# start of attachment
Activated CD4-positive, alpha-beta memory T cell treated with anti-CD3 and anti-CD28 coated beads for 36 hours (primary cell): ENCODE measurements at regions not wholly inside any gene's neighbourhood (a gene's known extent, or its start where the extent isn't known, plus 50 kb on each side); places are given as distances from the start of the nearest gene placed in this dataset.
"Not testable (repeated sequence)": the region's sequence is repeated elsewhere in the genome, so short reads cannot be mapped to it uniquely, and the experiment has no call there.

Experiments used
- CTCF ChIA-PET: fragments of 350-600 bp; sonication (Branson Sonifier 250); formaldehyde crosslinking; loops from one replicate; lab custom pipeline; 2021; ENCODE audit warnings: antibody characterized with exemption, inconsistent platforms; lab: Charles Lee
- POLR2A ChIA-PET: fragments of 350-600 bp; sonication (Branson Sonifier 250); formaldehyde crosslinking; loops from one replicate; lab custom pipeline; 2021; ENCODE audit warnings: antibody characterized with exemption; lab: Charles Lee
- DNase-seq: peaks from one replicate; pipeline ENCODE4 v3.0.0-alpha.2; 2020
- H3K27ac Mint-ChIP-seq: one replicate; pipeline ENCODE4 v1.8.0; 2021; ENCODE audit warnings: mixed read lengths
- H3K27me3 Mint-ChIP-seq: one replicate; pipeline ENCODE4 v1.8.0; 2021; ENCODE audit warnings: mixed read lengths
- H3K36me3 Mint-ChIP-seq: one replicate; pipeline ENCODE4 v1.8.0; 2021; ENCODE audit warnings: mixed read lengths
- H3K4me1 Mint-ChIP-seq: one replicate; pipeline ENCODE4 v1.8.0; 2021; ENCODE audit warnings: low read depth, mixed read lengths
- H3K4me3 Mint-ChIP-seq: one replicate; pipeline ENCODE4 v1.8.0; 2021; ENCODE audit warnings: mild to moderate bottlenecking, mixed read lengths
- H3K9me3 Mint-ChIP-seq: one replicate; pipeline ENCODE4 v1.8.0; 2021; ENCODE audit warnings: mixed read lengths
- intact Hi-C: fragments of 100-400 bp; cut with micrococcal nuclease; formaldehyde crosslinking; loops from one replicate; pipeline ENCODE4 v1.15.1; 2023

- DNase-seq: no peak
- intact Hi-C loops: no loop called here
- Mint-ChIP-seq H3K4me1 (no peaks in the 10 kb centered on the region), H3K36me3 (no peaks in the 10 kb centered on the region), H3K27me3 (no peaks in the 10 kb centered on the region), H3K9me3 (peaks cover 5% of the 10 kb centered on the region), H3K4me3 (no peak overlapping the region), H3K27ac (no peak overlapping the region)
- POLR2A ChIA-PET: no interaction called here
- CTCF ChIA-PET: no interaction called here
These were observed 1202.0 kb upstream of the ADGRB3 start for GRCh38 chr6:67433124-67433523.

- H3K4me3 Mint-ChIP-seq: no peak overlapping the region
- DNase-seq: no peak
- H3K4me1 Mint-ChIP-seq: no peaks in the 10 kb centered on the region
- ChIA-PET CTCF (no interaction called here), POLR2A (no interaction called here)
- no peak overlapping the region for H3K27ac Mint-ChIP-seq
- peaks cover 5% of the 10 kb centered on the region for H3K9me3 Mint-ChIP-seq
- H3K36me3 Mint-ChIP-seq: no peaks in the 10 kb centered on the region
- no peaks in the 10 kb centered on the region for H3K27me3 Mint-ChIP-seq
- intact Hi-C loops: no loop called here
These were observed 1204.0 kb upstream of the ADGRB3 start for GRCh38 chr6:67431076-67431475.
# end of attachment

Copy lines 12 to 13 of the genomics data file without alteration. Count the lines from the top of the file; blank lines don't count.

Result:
- H3K9me3 Mint-ChIP-seq: one replicate; pipeline ENCODE4 v1.8.0; 2021; ENCODE audit warnings: mixed read lengths
- intact Hi-C: fragments of 100-400 bp; cut with micrococcal nuclease; formaldehyde crosslinking; loops from one replicate; pipeline ENCODE4 v1.15.1; 2023